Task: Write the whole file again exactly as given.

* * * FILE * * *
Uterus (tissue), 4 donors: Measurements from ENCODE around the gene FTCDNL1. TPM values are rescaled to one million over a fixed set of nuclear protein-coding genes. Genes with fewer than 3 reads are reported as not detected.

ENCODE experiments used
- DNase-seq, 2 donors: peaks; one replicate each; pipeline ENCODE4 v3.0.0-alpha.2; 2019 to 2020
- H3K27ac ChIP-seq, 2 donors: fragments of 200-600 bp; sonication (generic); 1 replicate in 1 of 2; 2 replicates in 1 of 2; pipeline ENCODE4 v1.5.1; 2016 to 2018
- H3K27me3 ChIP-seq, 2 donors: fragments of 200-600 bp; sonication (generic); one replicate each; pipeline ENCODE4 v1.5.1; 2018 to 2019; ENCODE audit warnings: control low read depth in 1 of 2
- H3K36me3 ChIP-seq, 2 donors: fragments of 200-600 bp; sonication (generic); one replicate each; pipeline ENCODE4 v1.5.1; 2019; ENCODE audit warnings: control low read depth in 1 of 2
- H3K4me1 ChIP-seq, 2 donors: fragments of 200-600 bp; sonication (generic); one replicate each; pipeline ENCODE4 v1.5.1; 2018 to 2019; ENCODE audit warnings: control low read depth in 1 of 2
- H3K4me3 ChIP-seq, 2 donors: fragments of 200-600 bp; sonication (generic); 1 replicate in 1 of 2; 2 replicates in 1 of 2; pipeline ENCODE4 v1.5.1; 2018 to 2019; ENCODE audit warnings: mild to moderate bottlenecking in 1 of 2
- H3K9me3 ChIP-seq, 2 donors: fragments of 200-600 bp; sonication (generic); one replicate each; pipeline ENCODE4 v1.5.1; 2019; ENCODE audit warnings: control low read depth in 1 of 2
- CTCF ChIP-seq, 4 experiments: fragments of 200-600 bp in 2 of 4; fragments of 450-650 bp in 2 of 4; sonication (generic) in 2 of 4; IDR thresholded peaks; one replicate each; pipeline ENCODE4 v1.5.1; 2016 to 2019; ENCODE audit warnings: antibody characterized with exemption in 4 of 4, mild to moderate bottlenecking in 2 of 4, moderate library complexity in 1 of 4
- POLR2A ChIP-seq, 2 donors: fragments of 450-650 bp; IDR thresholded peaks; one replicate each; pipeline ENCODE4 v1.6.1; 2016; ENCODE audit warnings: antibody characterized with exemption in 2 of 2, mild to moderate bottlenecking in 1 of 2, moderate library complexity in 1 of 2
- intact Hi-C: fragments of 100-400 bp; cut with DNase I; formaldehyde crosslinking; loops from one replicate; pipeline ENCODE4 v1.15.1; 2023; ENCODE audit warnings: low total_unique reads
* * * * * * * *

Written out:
Uterus (tissue), 4 donors: Measurements from ENCODE around the gene FTCDNL1. TPM values are rescaled to one million over a fixed set of nuclear protein-coding genes. Genes with fewer than 3 reads are reported as not detected.

ENCODE experiments used
- DNase-seq, 2 donors: peaks; one replicate each; pipeline ENCODE4 v3.0.0-alpha.2; 2019 to 2020
- H3K27ac ChIP-seq, 2 donors: fragments of 200-600 bp; sonication (generic); 1 replicate in 1 of 2; 2 replicates in 1 of 2; pipeline ENCODE4 v1.5.1; 2016 to 2018
- H3K27me3 ChIP-seq, 2 donors: fragments of 200-600 bp; sonication (generic); one replicate each; pipeline ENCODE4 v1.5.1; 2018 to 2019; ENCODE audit warnings: control low read depth in 1 of 2
- H3K36me3 ChIP-seq, 2 donors: fragments of 200-600 bp; sonication (generic); one replicate each; pipeline ENCODE4 v1.5.1; 2019; ENCODE audit warnings: control low read depth in 1 of 2
- H3K4me1 ChIP-seq, 2 donors: fragments of 200-600 bp; sonication (generic); one replicate each; pipeline ENCODE4 v1.5.1; 2018 to 2019; ENCODE audit warnings: control low read depth in 1 of 2
- H3K4me3 ChIP-seq, 2 donors: fragments of 200-600 bp; sonication (generic); 1 replicate in 1 of 2; 2 replicates in 1 of 2; pipeline ENCODE4 v1.5.1; 2018 to 2019; ENCODE audit warnings: mild to moderate bottlenecking in 1 of 2
- H3K9me3 ChIP-seq, 2 donors: fragments of 200-600 bp; sonication (generic); one replicate each; pipeline ENCODE4 v1.5.1; 2019; ENCODE audit warnings: control low read depth in 1 of 2
- CTCF ChIP-seq, 4 experiments: fragments of 200-600 bp in 2 of 4; fragments of 450-650 bp in 2 of 4; sonication (generic) in 2 of 4; IDR thresholded peaks; one replicate each; pipeline ENCODE4 v1.5.1; 2016 to 2019; ENCODE audit warnings: antibody characterized with exemption in 4 of 4, mild to moderate bottlenecking in 2 of 4, moderate library complexity in 1 of 4
- POLR2A ChIP-seq, 2 donors: fragments of 450-650 bp; IDR thresholded peaks; one replicate each; pipeline ENCODE4 v1.6.1; 2016; ENCODE audit warnings: antibody characterized with exemption in 2 of 2, mild to moderate bottlenecking in 1 of 2, moderate library complexity in 1 of 2
- intact Hi-C: fragments of 100-400 bp; cut with DNase I; formaldehyde crosslinking; loops from one replicate; pipeline ENCODE4 v1.15.1; 2023; ENCODE audit warnings: low total_unique reads